Ashikaga Takamoto

足利高基

Ashikaga Clan

Koga kubō

Shimōsa Province

Lifespan:  Bunmei 17 (1485) to 10/8 of Tenbun 4 (1535)

Rank:  bushō; Koga kubō

Bakufu: Third Koga kubō of the Muromachi bakufu

Clan: Ashikaga (branch in the Kantō Region)

Lord: Ashikaga Yoshitane → Ashikaga Yoshiharu

Father:  Ashikaga Masauji

Siblings: Takamoto, Yoshiaki, Motoyori, Sadaiwa

Wife: [Formal] Zuiun-in – daughter of Utsunomiya Shigetsuna

Children: Haruuji, Takazane, Tokiuji, Harunao (Uesugi Norihiro), Ōuchi Haruyasu, 瑞山尼 (a nun at the Tōkei Temple)

Ashikaga Takamoto served as a bushō and the third Koga kubō (1512 to 1535) during the Sengoku period.  Takamoto was the eldest son of Ashikaga Masauji and his wife, Zuiunin, was the daughter of Utsunomiya Shigetsuna.

Takamoto attended his coming-of-age ceremony in 1495.  He received one of the characters in his name from the eleventh shōgun of the Muromachi bakufu, Ashikaga Yoshitaka (later known as Yoshizumi), adopting the name of Takauji.  Although the character was different, the pronunciation was the same as the name of the first shōgun, Ashikaga Takauji, so he changed his name again to Takamoto, adopting one of the characters from the first Kamakura kubō, Ashikaga Motouji.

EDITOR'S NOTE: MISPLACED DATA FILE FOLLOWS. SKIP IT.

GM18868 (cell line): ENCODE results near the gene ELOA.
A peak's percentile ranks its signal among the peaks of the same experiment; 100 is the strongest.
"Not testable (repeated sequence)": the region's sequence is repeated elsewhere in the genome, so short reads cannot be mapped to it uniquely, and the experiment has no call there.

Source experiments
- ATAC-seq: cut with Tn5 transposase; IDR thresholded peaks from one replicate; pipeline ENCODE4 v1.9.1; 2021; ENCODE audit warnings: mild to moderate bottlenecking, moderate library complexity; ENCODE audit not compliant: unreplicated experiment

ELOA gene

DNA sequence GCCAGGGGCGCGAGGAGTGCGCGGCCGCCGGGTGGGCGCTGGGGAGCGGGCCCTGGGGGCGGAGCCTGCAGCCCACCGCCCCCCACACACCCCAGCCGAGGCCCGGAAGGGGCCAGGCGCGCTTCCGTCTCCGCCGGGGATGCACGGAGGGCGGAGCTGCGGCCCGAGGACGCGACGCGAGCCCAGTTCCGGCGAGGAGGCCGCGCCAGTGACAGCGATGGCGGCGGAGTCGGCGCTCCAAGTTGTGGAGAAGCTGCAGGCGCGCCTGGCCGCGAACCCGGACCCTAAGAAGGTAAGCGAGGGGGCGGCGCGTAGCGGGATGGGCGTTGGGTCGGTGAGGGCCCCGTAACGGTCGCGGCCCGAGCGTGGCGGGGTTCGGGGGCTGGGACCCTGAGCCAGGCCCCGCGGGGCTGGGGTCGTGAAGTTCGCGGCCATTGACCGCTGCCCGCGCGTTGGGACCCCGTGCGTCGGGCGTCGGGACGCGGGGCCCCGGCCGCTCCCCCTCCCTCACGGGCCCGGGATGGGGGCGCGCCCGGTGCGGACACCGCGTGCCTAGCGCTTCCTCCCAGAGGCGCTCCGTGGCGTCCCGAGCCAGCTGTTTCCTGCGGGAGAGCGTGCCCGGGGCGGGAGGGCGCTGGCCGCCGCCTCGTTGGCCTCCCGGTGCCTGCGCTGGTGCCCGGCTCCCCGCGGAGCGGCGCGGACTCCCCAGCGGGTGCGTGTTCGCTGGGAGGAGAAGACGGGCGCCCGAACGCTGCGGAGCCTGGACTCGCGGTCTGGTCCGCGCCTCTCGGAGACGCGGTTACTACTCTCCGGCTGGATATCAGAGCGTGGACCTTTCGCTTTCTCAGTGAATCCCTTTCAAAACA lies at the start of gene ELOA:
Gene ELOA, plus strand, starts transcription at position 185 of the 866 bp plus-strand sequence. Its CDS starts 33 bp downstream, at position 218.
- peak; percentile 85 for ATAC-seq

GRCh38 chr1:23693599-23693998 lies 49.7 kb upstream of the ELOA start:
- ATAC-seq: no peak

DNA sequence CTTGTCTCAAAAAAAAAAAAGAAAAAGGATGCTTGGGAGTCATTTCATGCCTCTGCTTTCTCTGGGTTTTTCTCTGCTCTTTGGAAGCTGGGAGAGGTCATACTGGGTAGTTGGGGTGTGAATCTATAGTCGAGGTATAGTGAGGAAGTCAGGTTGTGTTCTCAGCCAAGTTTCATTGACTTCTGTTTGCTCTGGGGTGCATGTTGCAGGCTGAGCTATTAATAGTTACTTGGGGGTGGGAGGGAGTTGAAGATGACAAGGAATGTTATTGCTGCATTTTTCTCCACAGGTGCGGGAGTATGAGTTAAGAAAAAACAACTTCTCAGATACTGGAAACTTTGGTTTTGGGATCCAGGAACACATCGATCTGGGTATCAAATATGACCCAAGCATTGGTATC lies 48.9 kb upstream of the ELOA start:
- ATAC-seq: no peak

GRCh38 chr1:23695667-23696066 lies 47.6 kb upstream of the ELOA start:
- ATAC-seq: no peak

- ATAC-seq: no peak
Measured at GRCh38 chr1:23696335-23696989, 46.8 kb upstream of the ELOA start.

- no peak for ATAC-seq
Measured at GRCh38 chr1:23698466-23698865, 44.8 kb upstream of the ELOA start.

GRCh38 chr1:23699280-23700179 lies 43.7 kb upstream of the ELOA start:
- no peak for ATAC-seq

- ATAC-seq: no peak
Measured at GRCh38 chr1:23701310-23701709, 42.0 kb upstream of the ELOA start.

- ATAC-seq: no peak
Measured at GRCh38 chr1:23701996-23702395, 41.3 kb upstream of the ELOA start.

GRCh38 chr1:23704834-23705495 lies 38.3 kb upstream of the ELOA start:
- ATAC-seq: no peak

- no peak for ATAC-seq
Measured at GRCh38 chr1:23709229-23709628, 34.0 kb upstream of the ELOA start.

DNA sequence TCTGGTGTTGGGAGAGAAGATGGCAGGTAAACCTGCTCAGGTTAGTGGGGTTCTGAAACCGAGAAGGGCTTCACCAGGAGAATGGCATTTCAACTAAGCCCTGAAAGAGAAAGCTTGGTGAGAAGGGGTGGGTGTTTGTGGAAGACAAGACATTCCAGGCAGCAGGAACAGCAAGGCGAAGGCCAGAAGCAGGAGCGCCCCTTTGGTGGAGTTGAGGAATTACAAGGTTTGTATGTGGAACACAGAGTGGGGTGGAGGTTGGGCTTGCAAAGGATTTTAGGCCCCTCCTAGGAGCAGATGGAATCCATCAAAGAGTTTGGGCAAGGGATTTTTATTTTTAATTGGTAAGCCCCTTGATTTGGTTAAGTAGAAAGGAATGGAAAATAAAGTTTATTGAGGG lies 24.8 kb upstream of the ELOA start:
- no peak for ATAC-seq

Takamoto had a falling out with his father (Ashikaga Masauji) and uncle (Uesugi Akizane) regarding the policies toward the Uesugi clan, leading to the Eishō Conflict.  For a period of time, he depended upon Utsunomiya Shigetsuna for support.  Meanwhile, in the midst of the conflict between Takamoto and Masauji, Takamoto’s younger brother, Ashikaga Yoshiaki rebelled, became independent, and assumed the role of the Oyumi kubō.

In 1512, Takamoto benefited from the support of his father-in-law, Shigetsuna, along with Yūki Masatomo, Oda Masaharu, and others to become the successor of the Koga kubō.  He then worked feverishly to expand his power while opposing the Ōgigayatsu-Uesugi and Yamauchi-Uesugi clans.  In 1516, Shigetsuna defeated Satake Yoshikiyo who supported Masauji at the Battle of Nawazuri.  This made him well-renowned and he became the Koga kubō.  Thereafter, he reconciled with the Yamauchi-Uesugi clan and assigned his second son, Harunao (Uesugi Norihiro) to be adopted by the clan.  Following the demise of Shigetsuna, letters addressed to Tadatsuna demonstrate that Takamoto maintained positive relations with him.  In his later years, he opposed his lineal son, Haruuji, leading to an internal struggle known as the Kantō-Kyōroku Conflict.